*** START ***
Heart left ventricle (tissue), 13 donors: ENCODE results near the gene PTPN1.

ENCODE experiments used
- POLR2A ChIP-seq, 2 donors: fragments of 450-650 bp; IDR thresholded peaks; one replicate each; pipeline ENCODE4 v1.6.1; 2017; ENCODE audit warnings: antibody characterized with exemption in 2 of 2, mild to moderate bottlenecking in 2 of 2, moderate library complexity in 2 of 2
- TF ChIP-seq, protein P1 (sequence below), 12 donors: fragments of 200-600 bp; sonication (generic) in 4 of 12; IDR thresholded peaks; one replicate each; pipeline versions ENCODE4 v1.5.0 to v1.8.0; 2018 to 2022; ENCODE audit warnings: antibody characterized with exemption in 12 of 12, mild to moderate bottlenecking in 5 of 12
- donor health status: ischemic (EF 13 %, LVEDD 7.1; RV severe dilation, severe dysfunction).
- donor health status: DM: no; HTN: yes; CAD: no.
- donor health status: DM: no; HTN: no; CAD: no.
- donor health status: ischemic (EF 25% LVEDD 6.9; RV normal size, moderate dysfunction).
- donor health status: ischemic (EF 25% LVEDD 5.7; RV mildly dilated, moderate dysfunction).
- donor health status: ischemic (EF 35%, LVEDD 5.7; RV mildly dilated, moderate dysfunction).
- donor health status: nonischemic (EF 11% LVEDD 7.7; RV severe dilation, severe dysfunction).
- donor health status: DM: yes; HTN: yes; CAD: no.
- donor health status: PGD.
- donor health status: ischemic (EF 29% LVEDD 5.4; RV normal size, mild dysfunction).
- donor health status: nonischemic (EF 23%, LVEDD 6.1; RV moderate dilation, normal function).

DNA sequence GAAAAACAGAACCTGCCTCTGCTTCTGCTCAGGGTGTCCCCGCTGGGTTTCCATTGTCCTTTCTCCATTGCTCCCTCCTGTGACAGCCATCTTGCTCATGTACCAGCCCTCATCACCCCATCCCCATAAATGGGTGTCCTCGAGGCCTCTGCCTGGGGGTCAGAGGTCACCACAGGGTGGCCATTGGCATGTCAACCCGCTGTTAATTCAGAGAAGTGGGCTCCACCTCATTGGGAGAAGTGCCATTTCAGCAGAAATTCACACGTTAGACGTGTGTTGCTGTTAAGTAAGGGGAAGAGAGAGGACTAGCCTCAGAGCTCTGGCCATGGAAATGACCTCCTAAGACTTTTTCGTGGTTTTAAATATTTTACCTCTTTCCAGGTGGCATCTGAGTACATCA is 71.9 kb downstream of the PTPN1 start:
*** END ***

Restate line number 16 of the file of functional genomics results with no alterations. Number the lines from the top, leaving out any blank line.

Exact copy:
DNA sequence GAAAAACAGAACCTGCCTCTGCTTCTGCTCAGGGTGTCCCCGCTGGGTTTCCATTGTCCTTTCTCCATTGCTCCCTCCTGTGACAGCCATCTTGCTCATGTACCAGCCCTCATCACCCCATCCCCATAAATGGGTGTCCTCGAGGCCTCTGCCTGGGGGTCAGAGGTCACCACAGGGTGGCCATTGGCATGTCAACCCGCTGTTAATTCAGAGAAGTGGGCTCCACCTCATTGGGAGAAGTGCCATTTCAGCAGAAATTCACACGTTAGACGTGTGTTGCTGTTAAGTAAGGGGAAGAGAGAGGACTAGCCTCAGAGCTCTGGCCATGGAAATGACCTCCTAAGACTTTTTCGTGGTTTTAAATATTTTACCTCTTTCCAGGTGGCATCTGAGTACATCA is 71.9 kb downstream of the PTPN1 start: